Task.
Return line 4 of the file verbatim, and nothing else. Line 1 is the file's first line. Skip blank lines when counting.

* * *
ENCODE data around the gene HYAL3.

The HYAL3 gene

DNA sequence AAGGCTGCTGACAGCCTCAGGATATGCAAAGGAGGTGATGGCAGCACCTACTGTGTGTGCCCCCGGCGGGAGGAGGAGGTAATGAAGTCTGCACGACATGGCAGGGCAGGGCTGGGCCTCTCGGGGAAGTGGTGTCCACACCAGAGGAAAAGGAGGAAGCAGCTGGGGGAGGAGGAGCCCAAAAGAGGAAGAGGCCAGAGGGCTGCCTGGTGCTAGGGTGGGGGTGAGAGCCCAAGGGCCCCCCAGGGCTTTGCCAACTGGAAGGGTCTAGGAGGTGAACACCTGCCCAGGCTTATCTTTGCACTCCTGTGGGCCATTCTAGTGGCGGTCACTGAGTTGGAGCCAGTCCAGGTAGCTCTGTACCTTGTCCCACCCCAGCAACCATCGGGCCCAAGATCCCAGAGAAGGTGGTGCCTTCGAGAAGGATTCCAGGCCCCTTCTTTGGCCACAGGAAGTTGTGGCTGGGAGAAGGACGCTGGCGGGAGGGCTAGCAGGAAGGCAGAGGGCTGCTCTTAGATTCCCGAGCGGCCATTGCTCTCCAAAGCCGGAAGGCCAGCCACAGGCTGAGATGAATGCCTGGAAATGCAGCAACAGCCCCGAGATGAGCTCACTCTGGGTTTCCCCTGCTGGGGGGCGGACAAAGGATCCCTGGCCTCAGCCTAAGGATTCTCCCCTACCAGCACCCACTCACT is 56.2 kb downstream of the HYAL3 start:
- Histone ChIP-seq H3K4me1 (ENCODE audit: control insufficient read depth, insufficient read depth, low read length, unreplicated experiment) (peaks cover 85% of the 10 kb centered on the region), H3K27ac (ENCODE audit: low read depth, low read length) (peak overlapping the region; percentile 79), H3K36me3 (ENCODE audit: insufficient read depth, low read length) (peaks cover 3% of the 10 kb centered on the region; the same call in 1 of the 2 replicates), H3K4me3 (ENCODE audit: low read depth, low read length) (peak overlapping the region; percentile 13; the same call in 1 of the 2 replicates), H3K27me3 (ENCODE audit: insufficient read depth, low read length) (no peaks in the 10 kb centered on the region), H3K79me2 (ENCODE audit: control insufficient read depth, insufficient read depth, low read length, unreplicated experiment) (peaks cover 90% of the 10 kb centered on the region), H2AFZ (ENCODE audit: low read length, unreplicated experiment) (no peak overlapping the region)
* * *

- Histone ChIP-seq H3K4me1 (ENCODE audit: control insufficient read depth, insufficient read depth, low read length, unreplicated experiment) (peaks cover 85% of the 10 kb centered on the region), H3K27ac (ENCODE audit: low read depth, low read length) (peak overlapping the region; percentile 79), H3K36me3 (ENCODE audit: insufficient read depth, low read length) (peaks cover 3% of the 10 kb centered on the region; the same call in 1 of the 2 replicates), H3K4me3 (ENCODE audit: low read depth, low read length) (peak overlapping the region; percentile 13; the same call in 1 of the 2 replicates), H3K27me3 (ENCODE audit: insufficient read depth, low read length) (no peaks in the 10 kb centered on the region), H3K79me2 (ENCODE audit: control insufficient read depth, insufficient read depth, low read length, unreplicated experiment) (peaks cover 90% of the 10 kb centered on the region), H2AFZ (ENCODE audit: low read length, unreplicated experiment) (no peak overlapping the region)